Stimulus conundrum: history matters

09 July 2009 |permalink | email article

One question rarely raised about the Bush administration is why it never tried to jump-start the troubled U.S. economy in 2008. Another is why House Minority Leader John Boehner, now out front in ranting about the alleged failure of the Obama stimulus package, was so silent then.

With unemployment rising and the economy even more stagnant NBC News noted that the president’s efforts to speed up the pace of recovery has become more of a P.R. problem rather than an economic one. Rising unemployment and a stagnant economy suggest that the White House, to the delight of naysayer Republicans like Boehner who love the refrain, “where are the jobs,” have no perception of the real problem, at least in the short term.

Neither did FDR who initially led the charge out of the Great Depression but cut the recovery effort short in 1937, wrongly assuming the problem was over which, in fact, ended only with World War II.

Most economists agree that the stimulus’ real benefits won’t become apparent until later this year or next. Obama told NBC Tuesday that the recession was gong to be deep, last for a while, and even when the economy pulls out of a recession jobs will emerge from the end of the process rather than at he beginning.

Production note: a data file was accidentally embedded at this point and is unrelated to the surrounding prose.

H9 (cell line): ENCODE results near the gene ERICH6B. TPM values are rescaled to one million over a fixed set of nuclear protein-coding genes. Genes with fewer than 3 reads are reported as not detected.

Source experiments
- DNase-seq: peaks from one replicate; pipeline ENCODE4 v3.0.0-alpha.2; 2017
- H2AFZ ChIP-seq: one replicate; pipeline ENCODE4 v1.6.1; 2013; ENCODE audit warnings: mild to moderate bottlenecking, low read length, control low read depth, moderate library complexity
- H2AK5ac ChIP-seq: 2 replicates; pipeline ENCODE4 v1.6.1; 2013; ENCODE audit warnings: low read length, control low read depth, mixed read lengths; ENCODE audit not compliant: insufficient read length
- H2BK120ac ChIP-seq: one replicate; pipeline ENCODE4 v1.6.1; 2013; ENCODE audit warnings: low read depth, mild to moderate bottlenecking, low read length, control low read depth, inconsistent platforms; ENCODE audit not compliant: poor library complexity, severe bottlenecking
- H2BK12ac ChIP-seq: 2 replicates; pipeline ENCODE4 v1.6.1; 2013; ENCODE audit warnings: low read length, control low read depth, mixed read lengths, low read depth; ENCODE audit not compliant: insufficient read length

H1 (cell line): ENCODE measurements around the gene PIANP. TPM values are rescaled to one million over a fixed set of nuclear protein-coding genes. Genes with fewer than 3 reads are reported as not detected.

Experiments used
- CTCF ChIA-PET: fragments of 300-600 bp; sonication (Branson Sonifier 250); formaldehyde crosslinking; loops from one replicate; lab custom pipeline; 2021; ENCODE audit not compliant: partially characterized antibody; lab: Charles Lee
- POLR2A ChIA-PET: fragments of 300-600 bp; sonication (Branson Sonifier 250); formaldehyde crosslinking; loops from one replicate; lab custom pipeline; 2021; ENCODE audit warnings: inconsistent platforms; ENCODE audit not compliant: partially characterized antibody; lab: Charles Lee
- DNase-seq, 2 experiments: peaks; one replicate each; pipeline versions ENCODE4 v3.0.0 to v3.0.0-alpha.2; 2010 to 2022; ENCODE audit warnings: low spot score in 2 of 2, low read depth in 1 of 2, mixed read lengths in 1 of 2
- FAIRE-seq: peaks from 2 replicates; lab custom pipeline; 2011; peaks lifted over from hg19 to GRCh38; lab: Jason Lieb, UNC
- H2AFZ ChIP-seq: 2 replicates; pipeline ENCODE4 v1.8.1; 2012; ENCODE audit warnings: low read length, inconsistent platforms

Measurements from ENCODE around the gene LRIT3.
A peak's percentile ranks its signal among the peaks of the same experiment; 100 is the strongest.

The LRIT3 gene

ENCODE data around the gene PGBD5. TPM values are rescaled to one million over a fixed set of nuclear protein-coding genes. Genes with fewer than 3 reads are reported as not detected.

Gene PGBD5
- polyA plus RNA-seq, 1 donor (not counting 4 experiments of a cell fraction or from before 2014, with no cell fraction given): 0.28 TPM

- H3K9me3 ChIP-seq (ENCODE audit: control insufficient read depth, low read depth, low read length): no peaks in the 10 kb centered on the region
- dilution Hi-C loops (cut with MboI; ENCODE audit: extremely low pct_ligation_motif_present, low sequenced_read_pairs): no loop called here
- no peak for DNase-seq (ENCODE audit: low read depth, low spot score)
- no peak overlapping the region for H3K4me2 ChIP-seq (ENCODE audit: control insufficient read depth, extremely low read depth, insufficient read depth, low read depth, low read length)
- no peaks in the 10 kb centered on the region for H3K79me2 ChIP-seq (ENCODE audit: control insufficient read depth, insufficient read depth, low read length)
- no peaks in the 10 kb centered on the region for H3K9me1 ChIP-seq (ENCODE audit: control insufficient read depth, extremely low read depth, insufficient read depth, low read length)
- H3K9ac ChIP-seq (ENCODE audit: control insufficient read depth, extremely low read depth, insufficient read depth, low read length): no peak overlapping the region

Bob Shrum, the Democratic guru, noted in The Week that for the GOP “it’s another case of buying short-term press at the expense of a coherent strategy,” with the sense that the party has no answers of its own. And the GOP will pay a “heavy political price if the economy does turn around.”

L.A. The San Francisco Chronicle reported, to Attorney General Jerry Brown’s apparent surprise, that he was mentioned in Michael Jackson’s will, along with the pop star’s children, ex-wife Debbie Rowe and singer Diana Ross. Brown, not a beneficiary, said he believed the issue involves his office’s oversight in trust matters. Jackson’s 2002 will was released in its entirety by The Smoking Gun…L.A. City Hall old timers cannot recall any newly sworn in City Attorney storming the City Council to raise questions about spending taxpayer millions on the Jackson memorial service at Staples Center. Journalist Ron Kaye called Carmen Trutanich’s appearance the best two minutes in modern City Council history. What’s clear is Trutanich will be a prosecutor not subservient to Mayor Antonio Villaraigosa’s unfocused leadership.



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